The sudden emergence of the pandemic in the Mexican aerospace industry was immediate and severe. “In April 2020, when it just started, we were already at 9% compared to 2019. Obviously, if there are no passengers flying, there is no need for aircraft or to undergo much maintenance,” Lizcano explains. The initial reaction, as in many other areas, was one of uncertainty, although it was not long before a solution was found to the problems that were arising. “In the case of our industry, there was an imminent drop in production volumes, and therefore we needed to make some adjustments to the entire supply chain. In addition to this, in some regions they designated our industry as essential, and we were very active in the transport of cargo to provide essential supplies, and the security and defense agencies were essential during the pandemic,” he assures.

The main lesson that this worldwide situation left for the future is that an industry with the importance that the aerospace industry has must be prepared for any contingency, so that it can act more quickly and without this period of confusion. “The depth and severity of this pandemic was of tremendous proportions. We were not prepared, humanity was not prepared to deal with this type of situation. And industries – not just the aerospace industry – had to make important adjustments to the way it conducts business,” Lizcano says.

Despite the setback, FEMIA expects a definitive and progressive recovery. “After 2020, which was a period of economic decline in Mexico, we experienced a decrease of 31% in production, after having reached nearly 10 billion dollars in exports in 2019, in one year this figure decreased by around 6.7 billion dollars. In 2021, we are already seeing signs of gradual recovery, after starting with a very low first quarter.” The forecasts for the last quarter of 2021 and the beginning of 2022 are a recovery of around 16%, and it is expected to reach pre-pandemic levels in 2023. “The top challenge stems from the disruption in the value chain; companies had to restructure their supply chains, they diversified a little more and relied less on single suppliers. Obviously, this entails changes and a lot of work, but also many opportunities that can benefit Mexico,” assures Luis Lizcano, who also insists on the need to foster knowledge and the use of high technology in all areas starting from the training of professionals. “Fortunately, our region has a favorable demographic situation, and what we need is to enhance training so that they can perform in our sector,” he concludes.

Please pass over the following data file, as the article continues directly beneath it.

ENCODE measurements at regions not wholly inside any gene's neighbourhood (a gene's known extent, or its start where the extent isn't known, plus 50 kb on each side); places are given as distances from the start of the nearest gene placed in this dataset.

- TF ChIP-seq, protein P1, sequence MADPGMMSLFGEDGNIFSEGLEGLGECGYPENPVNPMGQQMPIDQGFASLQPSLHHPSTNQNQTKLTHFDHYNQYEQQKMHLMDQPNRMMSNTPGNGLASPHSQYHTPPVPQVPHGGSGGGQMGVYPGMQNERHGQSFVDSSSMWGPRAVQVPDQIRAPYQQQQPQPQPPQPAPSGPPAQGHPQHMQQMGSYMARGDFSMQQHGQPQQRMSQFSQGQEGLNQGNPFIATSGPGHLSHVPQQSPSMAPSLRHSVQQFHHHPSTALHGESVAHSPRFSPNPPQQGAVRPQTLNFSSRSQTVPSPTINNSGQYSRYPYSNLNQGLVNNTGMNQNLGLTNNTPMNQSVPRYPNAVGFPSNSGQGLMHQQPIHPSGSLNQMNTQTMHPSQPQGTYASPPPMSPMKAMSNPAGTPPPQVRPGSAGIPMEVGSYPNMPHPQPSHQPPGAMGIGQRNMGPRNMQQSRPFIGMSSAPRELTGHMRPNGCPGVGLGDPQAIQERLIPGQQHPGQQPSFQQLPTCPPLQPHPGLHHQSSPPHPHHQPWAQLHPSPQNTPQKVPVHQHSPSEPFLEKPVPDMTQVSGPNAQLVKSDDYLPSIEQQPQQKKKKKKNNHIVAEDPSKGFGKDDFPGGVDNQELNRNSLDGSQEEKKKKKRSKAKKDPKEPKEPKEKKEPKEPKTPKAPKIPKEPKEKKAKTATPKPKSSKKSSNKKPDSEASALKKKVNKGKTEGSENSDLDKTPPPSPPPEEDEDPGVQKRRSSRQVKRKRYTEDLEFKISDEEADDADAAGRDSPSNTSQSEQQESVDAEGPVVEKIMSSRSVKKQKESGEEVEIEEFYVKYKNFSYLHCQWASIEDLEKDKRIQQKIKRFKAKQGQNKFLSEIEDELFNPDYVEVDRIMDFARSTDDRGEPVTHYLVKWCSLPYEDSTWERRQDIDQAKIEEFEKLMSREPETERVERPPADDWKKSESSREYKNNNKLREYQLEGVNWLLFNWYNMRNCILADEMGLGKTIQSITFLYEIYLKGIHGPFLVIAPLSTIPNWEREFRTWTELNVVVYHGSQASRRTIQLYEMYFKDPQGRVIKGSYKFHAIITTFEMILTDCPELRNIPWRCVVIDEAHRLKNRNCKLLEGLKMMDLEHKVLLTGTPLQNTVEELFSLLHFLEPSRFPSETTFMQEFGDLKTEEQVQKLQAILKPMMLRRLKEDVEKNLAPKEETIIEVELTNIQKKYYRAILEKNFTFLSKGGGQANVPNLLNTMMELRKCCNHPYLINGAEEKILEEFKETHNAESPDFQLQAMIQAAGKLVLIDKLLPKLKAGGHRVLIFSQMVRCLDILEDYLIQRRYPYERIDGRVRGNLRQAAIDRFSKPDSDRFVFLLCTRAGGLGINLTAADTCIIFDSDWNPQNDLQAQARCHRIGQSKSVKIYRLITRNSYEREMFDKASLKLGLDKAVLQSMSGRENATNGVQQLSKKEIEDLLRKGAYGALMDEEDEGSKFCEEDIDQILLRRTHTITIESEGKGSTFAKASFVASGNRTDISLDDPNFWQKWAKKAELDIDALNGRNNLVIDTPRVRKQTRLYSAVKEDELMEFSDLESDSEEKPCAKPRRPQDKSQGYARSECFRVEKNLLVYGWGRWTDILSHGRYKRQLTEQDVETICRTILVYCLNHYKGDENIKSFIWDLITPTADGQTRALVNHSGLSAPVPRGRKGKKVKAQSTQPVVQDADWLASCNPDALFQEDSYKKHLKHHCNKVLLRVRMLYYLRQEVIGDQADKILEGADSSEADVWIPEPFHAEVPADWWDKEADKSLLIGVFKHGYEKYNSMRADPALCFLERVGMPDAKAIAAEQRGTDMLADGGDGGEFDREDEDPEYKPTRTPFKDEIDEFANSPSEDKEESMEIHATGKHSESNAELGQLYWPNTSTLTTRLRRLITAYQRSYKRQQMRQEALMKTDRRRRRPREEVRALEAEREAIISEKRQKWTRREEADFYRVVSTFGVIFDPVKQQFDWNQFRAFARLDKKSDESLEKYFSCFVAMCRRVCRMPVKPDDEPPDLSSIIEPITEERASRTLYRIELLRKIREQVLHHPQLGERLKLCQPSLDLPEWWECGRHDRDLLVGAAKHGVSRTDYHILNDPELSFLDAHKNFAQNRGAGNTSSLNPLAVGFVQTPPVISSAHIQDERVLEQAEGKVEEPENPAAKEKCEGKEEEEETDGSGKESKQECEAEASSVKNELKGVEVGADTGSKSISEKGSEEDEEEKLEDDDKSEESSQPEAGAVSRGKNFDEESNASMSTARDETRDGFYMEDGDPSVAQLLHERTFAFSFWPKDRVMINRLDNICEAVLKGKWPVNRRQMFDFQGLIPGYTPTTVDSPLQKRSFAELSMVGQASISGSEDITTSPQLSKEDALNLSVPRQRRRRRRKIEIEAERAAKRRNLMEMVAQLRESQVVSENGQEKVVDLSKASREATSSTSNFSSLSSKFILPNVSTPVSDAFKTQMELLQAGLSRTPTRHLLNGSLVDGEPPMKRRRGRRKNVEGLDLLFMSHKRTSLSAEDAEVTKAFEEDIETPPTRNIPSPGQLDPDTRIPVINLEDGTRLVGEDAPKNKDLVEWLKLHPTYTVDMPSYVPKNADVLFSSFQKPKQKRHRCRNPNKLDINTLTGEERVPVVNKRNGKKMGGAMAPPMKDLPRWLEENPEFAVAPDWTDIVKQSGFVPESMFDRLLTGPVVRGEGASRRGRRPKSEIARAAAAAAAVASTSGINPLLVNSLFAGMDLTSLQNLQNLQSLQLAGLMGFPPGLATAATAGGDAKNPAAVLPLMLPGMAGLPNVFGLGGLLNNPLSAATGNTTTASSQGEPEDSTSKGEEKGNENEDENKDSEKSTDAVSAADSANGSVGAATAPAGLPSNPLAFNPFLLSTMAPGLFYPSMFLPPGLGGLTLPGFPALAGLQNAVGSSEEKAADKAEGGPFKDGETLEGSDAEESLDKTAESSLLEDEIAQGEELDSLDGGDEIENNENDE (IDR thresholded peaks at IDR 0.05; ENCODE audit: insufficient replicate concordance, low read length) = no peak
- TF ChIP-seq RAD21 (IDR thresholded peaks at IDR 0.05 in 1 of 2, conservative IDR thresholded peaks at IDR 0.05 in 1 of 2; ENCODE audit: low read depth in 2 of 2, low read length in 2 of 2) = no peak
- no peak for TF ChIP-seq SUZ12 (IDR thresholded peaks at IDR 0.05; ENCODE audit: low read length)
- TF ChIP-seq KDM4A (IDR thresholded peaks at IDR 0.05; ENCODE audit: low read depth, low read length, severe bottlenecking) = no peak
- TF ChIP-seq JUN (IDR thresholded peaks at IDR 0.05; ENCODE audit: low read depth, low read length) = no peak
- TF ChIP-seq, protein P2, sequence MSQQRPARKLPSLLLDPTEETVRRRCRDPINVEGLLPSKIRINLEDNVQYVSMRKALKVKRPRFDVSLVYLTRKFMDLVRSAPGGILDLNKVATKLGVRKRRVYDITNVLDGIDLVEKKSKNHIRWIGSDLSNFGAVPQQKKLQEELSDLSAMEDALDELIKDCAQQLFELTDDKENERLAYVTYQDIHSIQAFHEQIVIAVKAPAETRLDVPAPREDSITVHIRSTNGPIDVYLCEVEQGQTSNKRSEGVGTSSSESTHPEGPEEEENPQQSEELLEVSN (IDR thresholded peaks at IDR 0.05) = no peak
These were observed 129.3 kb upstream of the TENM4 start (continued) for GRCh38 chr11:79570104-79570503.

Article Collaborator:

Luis G. Lizcano, Executive President of FEMIA (Mexican Aerospace Industry Federation). Mr. Lizcano has more than 25 years of experience in the development of this industry from different perspectives (government positions and private companies). He was in charge of the Direct Foreign Investment Attraction program for the government of the northern state of Chihuahua, where he had the opportunity to design and implement the Aerospace Industry Development Strategy to attract companies such as Cessna, Honeywell Aerospace, Beechcraft and Bell Helicopter, to name a few. His career has been significant in economic, automotive, aerospace and industrial development. He holds a degree in Industrial Engineering from the Monterrey Institute of Technology and Higher Education (Instituto Tecnológico y de Estudios Superiores de Monterrey, ITESM).